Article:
Chicken pozolé, my second favorite of the pozolé recipes. My first experience with pozolé was the more traditional red chile pork pozolé. To be honest, it was my oldest sister who introduced it to our family. We were strictly a red chile menudo family, lol! To me the pozolé is just like menudo, minus the beef tripe and beef feet. So for those who don’t prefer to eat tripe, pozole is the best!
It wasn’t until a few years back that I started preparing chicken pozole, both in red and green. Besides the broth, cabbage, radishes, chile and lime, the hominy or maiz is my favorite! It was how my Mom convinced me to try menudo. She purposely would add extra hominy because she knew we would at least try the menudo. I love menudo these days!
And as I have said, a Mexican soups, just like tacos are nothing without the fresh garnishes!!
What is your favorite roasting method for poblanos? When I am only roasting a few, I do the traditional stove top dry roasting on a cast iron comal. This is how my Mom always did it for her delicious chiles rellenos. But when I have a larger amount, I use my broiler on high heat. It takes about 20-25 minutes turning as needed. Another great tip, remove the stems and seeds before roasting the poblanos. No more seeds sticking to everything! Store roasted chiles in a paper bag or glass bowl with a lid to steep and cool before peeling blistered skins.
Stove top method for roasting ingredients is sometimes more convenient.
If I don’t have fresh tomatillos on hand, I always have a few cups of homemade tomatillo salsa available in my refrigerator. I try to recycle glass jars, jelly jars and mason jars to store the homemade salsa.
Chicken Pozole (Pozole Verde de Pollo)
- 2 1/2 pounds boneless chicken breast or thighs
- 9 cups water
- 1/2 an Onion
- 6 cloves of garlic
- Handful of cilantro
- 2 bay leaves
- 1 carrot
- 1 stalk of celery
- 1 tsp peppercorns
- Salt to taste
You Will Also Need
- 2 1/2-3 cups maiz pozolero Hominy
- 1/3 cup pepitas(pumpkin seeds without the shell) toasted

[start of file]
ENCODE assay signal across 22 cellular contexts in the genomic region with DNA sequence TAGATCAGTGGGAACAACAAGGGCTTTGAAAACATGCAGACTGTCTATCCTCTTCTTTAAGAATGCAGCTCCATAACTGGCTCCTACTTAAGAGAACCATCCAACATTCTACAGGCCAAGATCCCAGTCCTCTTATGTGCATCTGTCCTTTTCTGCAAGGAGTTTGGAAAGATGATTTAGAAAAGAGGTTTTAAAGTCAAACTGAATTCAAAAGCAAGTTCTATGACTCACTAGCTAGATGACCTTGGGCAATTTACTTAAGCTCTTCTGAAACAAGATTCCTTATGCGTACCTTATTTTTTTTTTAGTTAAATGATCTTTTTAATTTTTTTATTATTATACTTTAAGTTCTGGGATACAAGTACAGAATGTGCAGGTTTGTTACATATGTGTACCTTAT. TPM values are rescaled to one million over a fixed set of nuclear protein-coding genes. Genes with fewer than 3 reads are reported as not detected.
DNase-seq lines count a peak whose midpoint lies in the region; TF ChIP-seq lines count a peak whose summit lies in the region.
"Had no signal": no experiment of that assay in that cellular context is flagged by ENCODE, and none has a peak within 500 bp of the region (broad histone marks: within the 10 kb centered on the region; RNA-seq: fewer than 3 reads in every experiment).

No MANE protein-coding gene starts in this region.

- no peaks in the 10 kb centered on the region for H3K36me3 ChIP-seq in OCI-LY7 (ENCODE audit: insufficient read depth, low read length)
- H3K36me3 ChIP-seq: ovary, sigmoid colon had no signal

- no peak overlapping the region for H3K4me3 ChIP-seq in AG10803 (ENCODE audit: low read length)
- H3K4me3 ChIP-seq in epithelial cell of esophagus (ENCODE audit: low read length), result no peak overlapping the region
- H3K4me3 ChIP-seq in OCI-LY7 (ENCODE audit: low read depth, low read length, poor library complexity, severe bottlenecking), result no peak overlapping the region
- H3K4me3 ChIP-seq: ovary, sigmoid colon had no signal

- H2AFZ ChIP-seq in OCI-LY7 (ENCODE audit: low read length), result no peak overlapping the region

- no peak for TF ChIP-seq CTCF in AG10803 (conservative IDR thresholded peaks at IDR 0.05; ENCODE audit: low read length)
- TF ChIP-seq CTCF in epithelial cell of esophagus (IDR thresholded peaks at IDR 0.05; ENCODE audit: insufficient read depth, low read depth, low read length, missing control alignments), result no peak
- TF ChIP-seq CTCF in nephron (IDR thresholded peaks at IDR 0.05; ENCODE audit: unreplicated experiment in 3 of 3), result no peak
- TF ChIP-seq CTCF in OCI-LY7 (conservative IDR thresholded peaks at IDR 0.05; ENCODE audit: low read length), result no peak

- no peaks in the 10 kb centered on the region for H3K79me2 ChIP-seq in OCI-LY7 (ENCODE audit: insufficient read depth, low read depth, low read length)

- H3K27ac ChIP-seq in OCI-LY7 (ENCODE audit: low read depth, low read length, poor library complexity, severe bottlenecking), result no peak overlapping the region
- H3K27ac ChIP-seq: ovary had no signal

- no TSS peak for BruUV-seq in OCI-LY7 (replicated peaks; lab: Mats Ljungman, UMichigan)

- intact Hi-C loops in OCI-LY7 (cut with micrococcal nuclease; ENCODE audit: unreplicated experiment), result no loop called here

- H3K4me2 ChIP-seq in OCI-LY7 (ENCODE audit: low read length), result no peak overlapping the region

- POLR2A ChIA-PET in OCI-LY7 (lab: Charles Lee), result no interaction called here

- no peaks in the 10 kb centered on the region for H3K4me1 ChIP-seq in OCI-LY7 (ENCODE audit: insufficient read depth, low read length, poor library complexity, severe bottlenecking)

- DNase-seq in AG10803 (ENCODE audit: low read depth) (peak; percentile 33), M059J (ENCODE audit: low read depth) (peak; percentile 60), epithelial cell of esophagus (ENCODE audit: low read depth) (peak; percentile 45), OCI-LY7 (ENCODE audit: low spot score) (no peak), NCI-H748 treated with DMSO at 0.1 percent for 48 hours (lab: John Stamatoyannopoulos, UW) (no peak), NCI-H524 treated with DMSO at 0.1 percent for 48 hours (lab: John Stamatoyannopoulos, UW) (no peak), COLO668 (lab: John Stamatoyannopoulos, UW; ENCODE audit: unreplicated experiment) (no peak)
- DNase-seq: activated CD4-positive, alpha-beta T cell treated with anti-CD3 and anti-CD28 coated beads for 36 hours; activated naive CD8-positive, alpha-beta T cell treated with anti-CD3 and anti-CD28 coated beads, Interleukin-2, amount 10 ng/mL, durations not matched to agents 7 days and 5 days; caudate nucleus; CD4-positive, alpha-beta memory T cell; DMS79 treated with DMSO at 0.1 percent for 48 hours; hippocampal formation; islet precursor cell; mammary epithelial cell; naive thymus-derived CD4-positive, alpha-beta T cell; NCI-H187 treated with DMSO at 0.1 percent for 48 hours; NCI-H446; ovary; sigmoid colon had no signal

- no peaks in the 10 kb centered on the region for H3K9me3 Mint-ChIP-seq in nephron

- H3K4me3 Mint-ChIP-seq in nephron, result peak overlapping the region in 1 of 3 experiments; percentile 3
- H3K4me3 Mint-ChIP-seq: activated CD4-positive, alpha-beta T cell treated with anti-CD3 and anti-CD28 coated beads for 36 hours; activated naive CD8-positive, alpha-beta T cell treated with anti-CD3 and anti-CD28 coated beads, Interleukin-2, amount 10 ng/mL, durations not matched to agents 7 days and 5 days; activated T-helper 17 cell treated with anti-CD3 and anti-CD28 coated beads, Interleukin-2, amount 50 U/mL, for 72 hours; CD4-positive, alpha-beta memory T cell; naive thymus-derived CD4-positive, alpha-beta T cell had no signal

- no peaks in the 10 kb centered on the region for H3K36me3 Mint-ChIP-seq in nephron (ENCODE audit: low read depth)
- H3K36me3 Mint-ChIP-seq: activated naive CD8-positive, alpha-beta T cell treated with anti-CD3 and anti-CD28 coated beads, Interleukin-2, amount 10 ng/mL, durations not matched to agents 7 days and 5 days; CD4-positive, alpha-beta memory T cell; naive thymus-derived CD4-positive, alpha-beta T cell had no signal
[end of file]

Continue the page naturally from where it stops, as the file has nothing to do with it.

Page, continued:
- 2 large poblanos previously roasted
- 6 tomatillos previously roasted
- 1-2 serrano peppers previously roasted
- 5 fresh epazote leaves optional
- 1 tsp Mexican oregano
- 1 tsp cumin
- 2 cup broth from cooking chicken
- 3 tsp chicken bouillon powder optional
- Radishes sliced
- Cabbage or lettuce shredded
- Lime wedges
- Chile serrano minced
- Chile piquin crushed
- More Mexican oregano
- Tortilla chips or tostadas
- In a large pot, combine the chicken, 9 cups of water, onion, garlic, cilantro, bay leaves, celery, carrot, peppercorns and salt to taste. Adding the carrots and celery is optional. I just think it adds more flavor to the chicken stock. Heat to medium. When it comes to a boil, reduce to a simmer. Skim the foam on top as needed, cover partially and continue cooking for 45 minutes.
- Remove the chicken from pot, shred chicken and transfer to a cover dish, reserve. Using a slotted spoon remove all the solids from broth and discard.
- Add the maize(hominy) into the broth and keep on low. To the blender, add pepitas, poblanos, tomatillos, serranos, epazote, oregano, cumin, 1 cup of reserved broth and bouillon. Blend on high until smooth. Pour into pot with remaining chicken broth and maize(hominy).
- Bring the pozole up to boil, taste for salt and add the chicken back in. Continue cooking for 25 to 30 minutes.
- Serve pozole in large bowls and garnish with radishes, cabbage, lime, serrano, oregano and piquin. Serve with homemade tostadas or chips. Yields 6 servings.
Slow Cooker Method
- If you prefer to prepare this recipe in the slow cooker, you need to prep ahead a few ingredients. Roast and toast the ingredients as directed above to prepare your sauce. Once the sauce is blended, add all of the ingredients to the slow cooker, minus the hominy. Cook on low for 8 hours or on high 4-5 hours. Remove chicken and shred. Add back into slow cooker along with the hominy. Cook on high for 1 more hour.
Pepitas are pumpkin seeds without the shells. They can be found almost anywhere these days. I grew up enjoying them as a snack with chile and lime seasoning. Still enjoy them that way! Don’t forget to type in POZOLE to the search bar to see all the variations of pozole on my blog. Red, green, pork, chicken, beef, meatless and yes, even shrimp!!
Epazote!!! Fresh epazote, finally! Epazote is an herb used in Mexican cuisine. It was never available where I live until a few summer’s ago. Thanks to the organic farmers market in a city near me. I buy a couple of bunches and freeze the individual leaves in between paper towels flat. It works! I have epazote year round for my soups, stews and quesadillas. I have to admit, it has a strong odor when it’s fresh. I prefer the subtle flavors it adds when cooked. If you can’t find it for your recipes, substitute with fresh cilantro. Some herbs are better than none!
Many times, I will use the chicken bouillon powders and cubes instead of salt in my recipes. There are many brands to choose from on the market. It just adds a little more flavor to my dishes.
We all have that one friend that won’t eat green food, right? I know I do, Lol! I am sure happy that I love green food! I think it’s the most beautiful shade of green.
Crushed homemade tostadas or tortilla chips is my favorite way to enjoy this chicken pozole!